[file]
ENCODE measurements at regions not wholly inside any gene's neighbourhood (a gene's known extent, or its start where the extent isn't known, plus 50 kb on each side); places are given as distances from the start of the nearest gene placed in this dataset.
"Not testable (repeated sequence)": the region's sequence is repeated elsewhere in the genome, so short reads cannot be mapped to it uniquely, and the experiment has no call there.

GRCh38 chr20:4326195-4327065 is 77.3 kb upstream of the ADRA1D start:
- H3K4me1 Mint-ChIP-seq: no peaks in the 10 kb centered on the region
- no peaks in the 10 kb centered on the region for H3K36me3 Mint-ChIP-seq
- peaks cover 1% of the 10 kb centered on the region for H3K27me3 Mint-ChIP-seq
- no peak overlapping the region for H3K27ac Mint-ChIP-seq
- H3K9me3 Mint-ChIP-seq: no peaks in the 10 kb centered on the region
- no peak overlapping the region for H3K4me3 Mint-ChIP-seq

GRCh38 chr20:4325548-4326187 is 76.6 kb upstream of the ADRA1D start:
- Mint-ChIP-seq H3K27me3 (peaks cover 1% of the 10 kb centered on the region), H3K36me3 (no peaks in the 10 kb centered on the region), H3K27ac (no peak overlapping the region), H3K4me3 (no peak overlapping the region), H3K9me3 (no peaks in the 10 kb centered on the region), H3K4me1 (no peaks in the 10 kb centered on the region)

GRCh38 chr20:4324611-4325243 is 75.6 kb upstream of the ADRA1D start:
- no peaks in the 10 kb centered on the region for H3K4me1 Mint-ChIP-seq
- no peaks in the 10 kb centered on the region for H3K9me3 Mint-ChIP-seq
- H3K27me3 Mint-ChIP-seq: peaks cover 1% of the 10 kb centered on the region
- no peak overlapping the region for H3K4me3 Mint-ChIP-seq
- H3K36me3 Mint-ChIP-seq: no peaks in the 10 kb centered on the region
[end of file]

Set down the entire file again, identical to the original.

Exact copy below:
ENCODE measurements at regions not wholly inside any gene's neighbourhood (a gene's known extent, or its start where the extent isn't known, plus 50 kb on each side); places are given as distances from the start of the nearest gene placed in this dataset.
"Not testable (repeated sequence)": the region's sequence is repeated elsewhere in the genome, so short reads cannot be mapped to it uniquely, and the experiment has no call there.

GRCh38 chr20:4326195-4327065 is 77.3 kb upstream of the ADRA1D start:
- H3K4me1 Mint-ChIP-seq: no peaks in the 10 kb centered on the region
- no peaks in the 10 kb centered on the region for H3K36me3 Mint-ChIP-seq
- peaks cover 1% of the 10 kb centered on the region for H3K27me3 Mint-ChIP-seq
- no peak overlapping the region for H3K27ac Mint-ChIP-seq
- H3K9me3 Mint-ChIP-seq: no peaks in the 10 kb centered on the region
- no peak overlapping the region for H3K4me3 Mint-ChIP-seq

GRCh38 chr20:4325548-4326187 is 76.6 kb upstream of the ADRA1D start:
- Mint-ChIP-seq H3K27me3 (peaks cover 1% of the 10 kb centered on the region), H3K36me3 (no peaks in the 10 kb centered on the region), H3K27ac (no peak overlapping the region), H3K4me3 (no peak overlapping the region), H3K9me3 (no peaks in the 10 kb centered on the region), H3K4me1 (no peaks in the 10 kb centered on the region)

GRCh38 chr20:4324611-4325243 is 75.6 kb upstream of the ADRA1D start:
- no peaks in the 10 kb centered on the region for H3K4me1 Mint-ChIP-seq
- no peaks in the 10 kb centered on the region for H3K9me3 Mint-ChIP-seq
- H3K27me3 Mint-ChIP-seq: peaks cover 1% of the 10 kb centered on the region
- no peak overlapping the region for H3K4me3 Mint-ChIP-seq
- H3K36me3 Mint-ChIP-seq: no peaks in the 10 kb centered on the region